And wherever you choose to look, consumers are becoming cautious in their spends, if not penny pinching as yet. Car sales growth has moderated sharply to single digits in April-June after a heady 30% growth just three months ago. Sales growth has moderated across categoriesfrom cars and property to consumer expendables, skin creams, electronics and apparel.
According to Residex, the National Housing Banks residential housing price index, for the three months ending March, home prices have come down in seven of the 15 tracked cities, with IT city Bangalore correcting the most, down almost a fifth compared to October-December 2010. Others that have witnessed a fall are Kochi, Faridabad, Hyderabad, Surat, Bhopal and Jaipur. Only three citiesPune, Lucknow and Delhihave seen a marginal uptick, with price stabilising in the rest five.
According to market researcher IMRB International data, sales growth in consumer expendables like soaps and detergents for the first four months of 2011 moderated to 5%, from 8% for the corresponding period of last year, with growth much more tardy in personal care items like skin creams and shampoos, down to just a fifth (8%) compared to a high of 40% in 2010. And apparel makers have been reporting demand contraction, by almost a fifth, due to soaring cotton prices and duty hikes in the last two months.
Do all these numbers mean that high inflation and high interest rates have started impacting household consumption, a big contributor to economic growth Is a demand slowdown already on us After all, in the last 15 months, RBI has gone hammer-and-repo; after taming inflationwith policy rate up 2.75% since March 2010moderation in growth was an expected, and intended, collateral damage. With growth in capital investmentsthe economys growth engine for the past few yearsalready grinding to a halt, is private household consumption that makes for almost 57% of GDP too headed for a quarter or two of slow growth
The opinion here, on consumer slowdown or not, seems to be sharply divided. The low growth numbers speak for themselves, say some. Surely, you cant read much from figures for a month or two, point out others. Let us examine these positions closely.
There are reports from umpteen analysts that say consumption growth will hold on, what with strong hiring sentiment, positive real wage growth, and near-normal monsoons. Ambit Capital Research maintains that inclusiveness and specific categories will keep the countrys consumer market growth at around 14% for the next three years. Bike sales, though off from their highs, have maintained to grow at a respectable 14% in June. And growth seeking multinationals have only emerging markets like India to turn in order to drum up sales, and their focus in these markets will ensure continued supply-side push, say people who believe everything is hunky-dory and dismiss all talk of demand moderation.
Well then there are those like Nomura and Crisil that say high inflation and high interest rates are surely hurting household budgets, and changing purchasing patterns. A recent Nomura reports says that starting with car and homes, demand sluggishness has become more widespread, something that corroborates with sales numbers for the past two months. High inflation, averaging 8% every year since 2008-09, has burdened the 221 million-odd households in the country with an additional expenditure of R5.8 lakh crore in the last three years, R3.8 lakh crore in 2010-11 itself, according to recent report by Crisil.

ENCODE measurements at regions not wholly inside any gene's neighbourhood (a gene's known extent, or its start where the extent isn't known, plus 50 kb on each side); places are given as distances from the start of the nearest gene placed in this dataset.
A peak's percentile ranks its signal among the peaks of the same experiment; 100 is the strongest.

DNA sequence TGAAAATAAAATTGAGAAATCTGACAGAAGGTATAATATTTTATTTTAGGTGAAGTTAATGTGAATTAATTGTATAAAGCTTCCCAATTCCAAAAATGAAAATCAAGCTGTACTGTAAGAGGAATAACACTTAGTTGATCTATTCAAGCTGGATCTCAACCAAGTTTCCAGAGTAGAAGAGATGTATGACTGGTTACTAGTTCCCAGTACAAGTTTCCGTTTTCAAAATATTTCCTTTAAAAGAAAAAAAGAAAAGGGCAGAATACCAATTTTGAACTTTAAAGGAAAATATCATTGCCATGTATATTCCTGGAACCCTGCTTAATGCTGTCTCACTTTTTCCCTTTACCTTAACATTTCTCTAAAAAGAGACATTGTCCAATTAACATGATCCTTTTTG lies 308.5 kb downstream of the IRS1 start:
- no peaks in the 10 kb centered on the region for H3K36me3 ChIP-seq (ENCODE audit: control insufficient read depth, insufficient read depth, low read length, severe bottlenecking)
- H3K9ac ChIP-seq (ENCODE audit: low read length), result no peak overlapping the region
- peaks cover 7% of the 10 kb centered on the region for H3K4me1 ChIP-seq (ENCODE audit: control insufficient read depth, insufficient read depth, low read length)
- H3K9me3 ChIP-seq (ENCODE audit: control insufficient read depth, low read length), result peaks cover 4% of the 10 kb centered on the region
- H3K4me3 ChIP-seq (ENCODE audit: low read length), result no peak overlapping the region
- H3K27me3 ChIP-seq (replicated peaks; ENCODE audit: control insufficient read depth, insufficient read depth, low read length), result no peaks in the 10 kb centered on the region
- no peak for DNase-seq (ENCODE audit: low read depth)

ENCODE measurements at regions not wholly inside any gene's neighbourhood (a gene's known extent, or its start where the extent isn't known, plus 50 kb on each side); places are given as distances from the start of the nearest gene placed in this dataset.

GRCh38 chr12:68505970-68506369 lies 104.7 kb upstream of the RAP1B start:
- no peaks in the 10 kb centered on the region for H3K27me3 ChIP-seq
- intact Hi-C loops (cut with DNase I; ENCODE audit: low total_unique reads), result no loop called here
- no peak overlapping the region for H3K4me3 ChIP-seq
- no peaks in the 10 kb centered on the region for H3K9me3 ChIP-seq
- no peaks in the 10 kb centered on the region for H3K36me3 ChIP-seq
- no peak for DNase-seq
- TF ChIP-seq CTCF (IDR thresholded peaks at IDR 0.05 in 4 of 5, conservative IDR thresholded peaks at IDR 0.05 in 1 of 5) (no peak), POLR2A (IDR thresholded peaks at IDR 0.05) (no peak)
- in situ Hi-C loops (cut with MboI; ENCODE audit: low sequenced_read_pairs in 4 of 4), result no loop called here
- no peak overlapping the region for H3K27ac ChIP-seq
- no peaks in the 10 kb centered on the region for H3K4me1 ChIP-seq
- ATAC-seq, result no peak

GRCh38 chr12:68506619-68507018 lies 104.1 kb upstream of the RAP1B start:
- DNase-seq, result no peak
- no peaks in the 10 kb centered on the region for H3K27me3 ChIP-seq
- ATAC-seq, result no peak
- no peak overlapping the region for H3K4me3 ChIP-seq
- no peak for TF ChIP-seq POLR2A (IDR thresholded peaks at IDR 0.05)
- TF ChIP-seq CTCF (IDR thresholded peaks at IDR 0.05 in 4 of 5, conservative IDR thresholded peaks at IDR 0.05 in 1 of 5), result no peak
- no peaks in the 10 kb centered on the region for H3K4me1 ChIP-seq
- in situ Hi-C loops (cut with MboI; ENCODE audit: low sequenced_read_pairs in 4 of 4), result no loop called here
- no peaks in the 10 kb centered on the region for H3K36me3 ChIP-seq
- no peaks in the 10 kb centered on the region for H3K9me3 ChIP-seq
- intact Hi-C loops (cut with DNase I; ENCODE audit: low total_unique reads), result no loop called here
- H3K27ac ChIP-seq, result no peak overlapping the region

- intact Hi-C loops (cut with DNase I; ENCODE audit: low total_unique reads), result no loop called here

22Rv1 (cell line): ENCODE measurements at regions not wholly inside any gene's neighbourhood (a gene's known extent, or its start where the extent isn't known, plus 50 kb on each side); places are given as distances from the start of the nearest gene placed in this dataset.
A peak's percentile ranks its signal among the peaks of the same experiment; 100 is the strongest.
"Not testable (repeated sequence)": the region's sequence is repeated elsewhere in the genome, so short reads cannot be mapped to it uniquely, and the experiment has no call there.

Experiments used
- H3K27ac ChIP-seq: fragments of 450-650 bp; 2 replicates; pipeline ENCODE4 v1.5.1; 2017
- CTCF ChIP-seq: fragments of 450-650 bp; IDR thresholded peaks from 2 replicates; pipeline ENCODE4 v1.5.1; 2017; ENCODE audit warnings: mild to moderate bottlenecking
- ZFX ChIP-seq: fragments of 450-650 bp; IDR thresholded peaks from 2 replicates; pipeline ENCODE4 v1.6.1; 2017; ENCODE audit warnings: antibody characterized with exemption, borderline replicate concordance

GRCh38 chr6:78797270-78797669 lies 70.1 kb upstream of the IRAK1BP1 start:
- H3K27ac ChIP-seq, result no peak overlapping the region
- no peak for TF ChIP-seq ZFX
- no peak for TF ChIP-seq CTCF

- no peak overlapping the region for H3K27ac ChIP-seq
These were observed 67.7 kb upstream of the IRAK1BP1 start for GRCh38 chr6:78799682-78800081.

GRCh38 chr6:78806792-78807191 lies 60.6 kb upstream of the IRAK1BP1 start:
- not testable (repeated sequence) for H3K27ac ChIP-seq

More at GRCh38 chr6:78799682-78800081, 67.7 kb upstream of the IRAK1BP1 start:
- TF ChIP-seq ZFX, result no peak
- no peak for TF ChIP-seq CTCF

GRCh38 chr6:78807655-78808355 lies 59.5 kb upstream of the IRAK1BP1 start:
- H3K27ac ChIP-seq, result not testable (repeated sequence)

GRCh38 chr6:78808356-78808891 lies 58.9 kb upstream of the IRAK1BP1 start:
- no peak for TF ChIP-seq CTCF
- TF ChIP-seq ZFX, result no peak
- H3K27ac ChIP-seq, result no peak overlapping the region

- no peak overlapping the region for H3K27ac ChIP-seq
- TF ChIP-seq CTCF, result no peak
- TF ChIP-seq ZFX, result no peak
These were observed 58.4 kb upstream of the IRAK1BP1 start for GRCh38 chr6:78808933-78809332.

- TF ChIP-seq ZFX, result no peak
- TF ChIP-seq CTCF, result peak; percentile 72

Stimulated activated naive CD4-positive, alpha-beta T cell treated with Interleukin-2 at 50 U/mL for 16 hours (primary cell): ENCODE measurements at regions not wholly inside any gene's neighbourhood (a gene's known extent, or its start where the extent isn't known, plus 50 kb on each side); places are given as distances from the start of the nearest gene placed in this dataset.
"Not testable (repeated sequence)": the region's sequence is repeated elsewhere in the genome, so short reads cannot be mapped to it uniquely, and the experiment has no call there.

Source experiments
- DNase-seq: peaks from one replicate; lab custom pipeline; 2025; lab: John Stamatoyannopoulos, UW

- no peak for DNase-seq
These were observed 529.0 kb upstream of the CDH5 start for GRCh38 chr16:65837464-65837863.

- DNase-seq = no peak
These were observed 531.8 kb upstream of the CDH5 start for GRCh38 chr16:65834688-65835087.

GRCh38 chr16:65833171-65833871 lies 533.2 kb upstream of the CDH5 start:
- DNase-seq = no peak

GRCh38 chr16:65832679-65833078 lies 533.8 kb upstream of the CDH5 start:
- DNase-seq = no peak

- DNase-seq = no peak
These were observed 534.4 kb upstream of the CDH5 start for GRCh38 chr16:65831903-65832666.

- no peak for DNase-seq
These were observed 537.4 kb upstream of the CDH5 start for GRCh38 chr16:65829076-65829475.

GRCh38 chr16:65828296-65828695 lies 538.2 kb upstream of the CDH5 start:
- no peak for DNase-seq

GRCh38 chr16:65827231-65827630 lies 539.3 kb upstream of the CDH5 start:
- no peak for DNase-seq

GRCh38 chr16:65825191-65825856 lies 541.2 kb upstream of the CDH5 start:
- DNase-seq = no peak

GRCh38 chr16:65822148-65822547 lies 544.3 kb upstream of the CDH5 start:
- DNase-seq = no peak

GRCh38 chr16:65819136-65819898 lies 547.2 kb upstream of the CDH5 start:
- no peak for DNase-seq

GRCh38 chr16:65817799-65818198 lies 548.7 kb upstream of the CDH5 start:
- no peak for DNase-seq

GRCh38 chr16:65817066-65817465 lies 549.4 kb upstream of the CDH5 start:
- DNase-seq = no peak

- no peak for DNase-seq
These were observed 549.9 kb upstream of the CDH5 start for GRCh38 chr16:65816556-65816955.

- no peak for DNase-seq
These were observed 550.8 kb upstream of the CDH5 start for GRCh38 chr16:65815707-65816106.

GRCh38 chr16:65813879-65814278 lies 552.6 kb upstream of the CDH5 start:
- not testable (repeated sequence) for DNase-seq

Yet another report, Winning Indian Consumer in 2011, released last fortnight by the Boston Consulting Group, say consumers plan to cut spending and opt for cheaper alternatives. And discount schemes and freebies are back in full-view in auto and property sector. Surely, that is not good news for marketers, who saw their top line and bottom line erode during the not-too-happy slowdown years of 2008-09 due to downtrading and bargain-hunting consumers.
Then there are those who believe that FMCG stocks touching lifetime highs of latea measure of their defensive nature as demand for everyday necessities like soap, tea and shampoo is relatively inelasticis a sign of the coming slowdown. No, it portends high growth in the category after good monsoons and strong rural demand, concur others. Are stretched valuations in the number of consumer goods stocks, in some case 50 times earnings, a sign of irrational exuberance by few investors or a continued lure of the India growth story powered by domestic consumption
So which way will the wind blow I, for one, is of the belief that surely we are in for a lean season, thanks to high inflation and high interest rates that have started eating into household budgets. The early warning signals on slowing car sales, apparel, expendables, electronics and houses, are hard to miss. Equally, the sellers reaction to it (discount schemes and freebies) and also the buyers (downtrading, postponing purchase and bargain-hunting). But all this is for the short-term, for the next three to six months. After all, with the lowest per capita consumption of just about everything in the world, from candies, cola, coolers to cars, in the mid- to long-term, there is only one way consumption will move in the country, up!